Asset Tracker Test Proves Efficacy of ZETA, a New LPWA Network

May 23, 2023 by Duane Benson

Socionext and Techsor recently tested the indoor and outdoor performance of IoT tags using the low-power wide area network ZETA—and the results showed bright promise for asset tracking.

Socionext and Techsor, both headquartered in Japan, recently conducted an asset tracking demonstration using their new ZETag asset tracking modules. These modules are based on ZETA technology, a low-power wide area (LPWA) IoT sensor network that works in sub-GHz bands. 

Chips with ZETA LPWA functionality can operate with 1.8–3.6 V and have a standby current draw of <= 5 uA and 20 mA when actively transmitting at 10 mW with 1 kbps data rate—providing a range of 3–5 km.

The ZETag tested in the recent experiment used a ZETA LPWA large-scale integration (LSI) IC called SC1330A, developed by Socionext, Techsor, and ZiFiSense in 2021. After Socionext and Techsor's recent indoor and outdoor asset tracking test with the ZETag, the companies concluded that it delivers dramatic reductions in LPWA cost along with improved speed, range, and reliability.


Implementation of the SC1330A LSI in the ZETag

Implementation of the SC1330A LSI in the ZETag. Image courtesy of Socionext


The Need for LPWA Networks

Before we delve into the specifics of Socionext and Techsor's ZETag demonstration, it may be helpful to first review the place of LPWA networks like ZETA in the IoT ecosystem.

The silent workhorses of the IoT are vast arrays of small sensors, tracking nodes, and lightweight control installations. These applications often don’t have access to reliable power or wireless bandwidth. Fortunately, they don’t require more than a few bytes to be passed back and forth on an occasional basis. 

This is where LPWA networks come in. LPWA networks are optimized for low-power, small-data applications. ZETA LPWA, specifically, uses something called "Advanced M-FSK" modulation, which allows data rates between 20 bps and 200 kbps with up to -149.2 dBm receiving sensitivity. ZETA LPWA devices can communicate from platforms in motion up to 120km/h. ZiFiSense claims that chips with Advanced M-FSK can have three times the data rate of traditional LPWA products at the same sensitivity or operate with improved sensitivity at similar data rates.


ZETag Triumphs in Indoor and Outdoor Trials

Socionext's ZETag is a self-contained implementation of the SC1330A LSI that includes a battery, antenna, temperature sensor, and accelerometer. In the test, the ZETags were attached to computer monitors spread across 3,700 square meters on two floors of Socionext’s Kyoto office. All were managed through a single access point, capable of managing up to 50 devices.

ZETag LPWA network structure

ZETag LPWA network structure. Image courtesy of Socionext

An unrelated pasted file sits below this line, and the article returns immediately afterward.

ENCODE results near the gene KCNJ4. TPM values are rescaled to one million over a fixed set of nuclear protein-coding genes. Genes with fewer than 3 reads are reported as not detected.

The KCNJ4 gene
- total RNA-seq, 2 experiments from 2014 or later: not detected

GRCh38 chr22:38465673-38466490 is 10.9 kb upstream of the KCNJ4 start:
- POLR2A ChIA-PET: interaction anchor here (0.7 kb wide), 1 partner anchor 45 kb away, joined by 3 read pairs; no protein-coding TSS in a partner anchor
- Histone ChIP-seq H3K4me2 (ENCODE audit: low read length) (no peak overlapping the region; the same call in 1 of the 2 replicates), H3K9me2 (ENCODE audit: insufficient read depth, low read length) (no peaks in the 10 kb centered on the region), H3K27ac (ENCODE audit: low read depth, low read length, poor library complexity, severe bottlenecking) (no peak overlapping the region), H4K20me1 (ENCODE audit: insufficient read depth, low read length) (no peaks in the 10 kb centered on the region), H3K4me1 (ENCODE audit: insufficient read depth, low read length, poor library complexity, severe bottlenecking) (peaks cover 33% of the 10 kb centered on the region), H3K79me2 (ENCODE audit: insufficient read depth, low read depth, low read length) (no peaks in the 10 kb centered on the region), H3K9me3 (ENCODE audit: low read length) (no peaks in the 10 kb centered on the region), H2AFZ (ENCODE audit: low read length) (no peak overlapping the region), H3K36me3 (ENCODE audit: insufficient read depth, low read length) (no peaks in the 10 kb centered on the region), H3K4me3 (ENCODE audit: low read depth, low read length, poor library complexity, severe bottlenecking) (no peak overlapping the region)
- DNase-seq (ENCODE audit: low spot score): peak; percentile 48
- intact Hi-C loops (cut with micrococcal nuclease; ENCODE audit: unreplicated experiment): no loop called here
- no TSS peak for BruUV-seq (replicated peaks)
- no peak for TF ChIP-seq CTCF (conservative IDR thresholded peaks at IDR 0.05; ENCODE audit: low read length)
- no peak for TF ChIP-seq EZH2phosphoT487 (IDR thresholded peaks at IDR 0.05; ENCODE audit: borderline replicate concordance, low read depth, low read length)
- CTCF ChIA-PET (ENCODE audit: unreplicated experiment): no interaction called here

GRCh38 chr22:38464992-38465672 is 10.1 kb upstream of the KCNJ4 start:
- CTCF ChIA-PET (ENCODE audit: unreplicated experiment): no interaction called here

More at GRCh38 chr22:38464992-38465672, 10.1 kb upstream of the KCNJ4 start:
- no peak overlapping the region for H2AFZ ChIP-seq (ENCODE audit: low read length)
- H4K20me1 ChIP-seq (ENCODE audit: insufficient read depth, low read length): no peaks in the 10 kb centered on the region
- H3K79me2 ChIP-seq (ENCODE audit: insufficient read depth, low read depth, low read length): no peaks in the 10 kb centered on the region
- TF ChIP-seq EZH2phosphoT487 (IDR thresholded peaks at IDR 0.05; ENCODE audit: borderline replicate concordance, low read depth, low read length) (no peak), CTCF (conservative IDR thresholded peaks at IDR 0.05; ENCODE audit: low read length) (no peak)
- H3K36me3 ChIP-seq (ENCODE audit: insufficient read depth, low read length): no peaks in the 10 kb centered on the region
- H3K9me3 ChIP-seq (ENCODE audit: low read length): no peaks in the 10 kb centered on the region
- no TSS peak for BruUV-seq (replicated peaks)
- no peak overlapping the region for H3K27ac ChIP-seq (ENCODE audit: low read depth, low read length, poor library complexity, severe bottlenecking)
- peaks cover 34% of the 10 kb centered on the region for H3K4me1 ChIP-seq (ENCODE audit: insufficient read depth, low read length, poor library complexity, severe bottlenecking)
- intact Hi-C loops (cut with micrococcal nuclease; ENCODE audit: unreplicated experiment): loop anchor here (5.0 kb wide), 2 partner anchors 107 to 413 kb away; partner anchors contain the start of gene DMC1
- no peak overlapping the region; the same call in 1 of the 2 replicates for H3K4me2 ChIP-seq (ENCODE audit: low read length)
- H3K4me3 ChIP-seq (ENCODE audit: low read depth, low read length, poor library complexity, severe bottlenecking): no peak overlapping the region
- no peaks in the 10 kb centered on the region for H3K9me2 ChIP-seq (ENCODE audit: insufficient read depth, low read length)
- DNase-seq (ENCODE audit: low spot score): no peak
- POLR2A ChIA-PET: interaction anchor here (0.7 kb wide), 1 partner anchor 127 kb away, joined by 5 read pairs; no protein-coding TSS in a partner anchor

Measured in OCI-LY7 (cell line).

The two-month project monitored all of the devices, detecting movement and tracking ambient temperature. The ZETags were programmed to transmit at specific timed intervals or when the accelerometer detected movement. Socionext’s Microsoft Power-BI-based visualization platform analyzed the collected data. With onboard processing power and data packets of up to 50 bytes, a variety of environmental, location-based, or triggered sensor types could be integrated into the system.

With this recent indoor demo and a prior outdoor demo in September 2022, the ZETags have been validated in two very different operating environments. Wireless systems typically have an easier time outdoors due to the absence of walls and a lighter RF interference load.


Fixed and Mobile Applications

The range and versatility of the ZETags may open up asset-tracking applications both inside and outside of handling facilities. Receiving stations at hubs combined with ZETags could replace the less reliable barcode tracking systems. Tags don’t need a line of sight, so the same level of tracking can take place without unloading a vehicle or shipping container.

ZETag architecture

ZETag architecture. Image courtesy of Socionext


The SC1330A single-chip IC fits in a 4 mm x 4 mm QFN package complete with a 32-bit RISC-V CPU, signal processor, GPIO, I2C, SPI, UART, and external interrupt. The chip is a one-way device, with two-way communication versions promised soon. Pricing was not available at the time of this writing, though the part is described as a lower-cost option than older LPWA alternatives.


The ZETA LPWA Ecosystem Grows

With this set of demonstrations, Socionext and Techsor validated new, enhanced ZETA LPWA network capabilities for IoT sensor networks. The SC1330A looks to be a solid first implementation of ZETA technology, with more capable chips on the way.

Socionext isn’t the only company in the ZETA LPWA market. STMicroelectronics is one of approximately 40 Zeta Alliance partners working on applications. STMicro has added ZETA LPWA to its STM32WL sub-GHz wireless MCUs. The company hopes to leverage this technology to help developers worldwide get products to market faster.

As with any new IoT network, the tipping point of ZETA LPWA's success will hinge on its power, range, reliability, and convenience. If ZETA LPWA is more widely adopted, it could extend the benefits of better tracking, monitoring, and control for everything from home lightbulbs to manufacturing pipelines.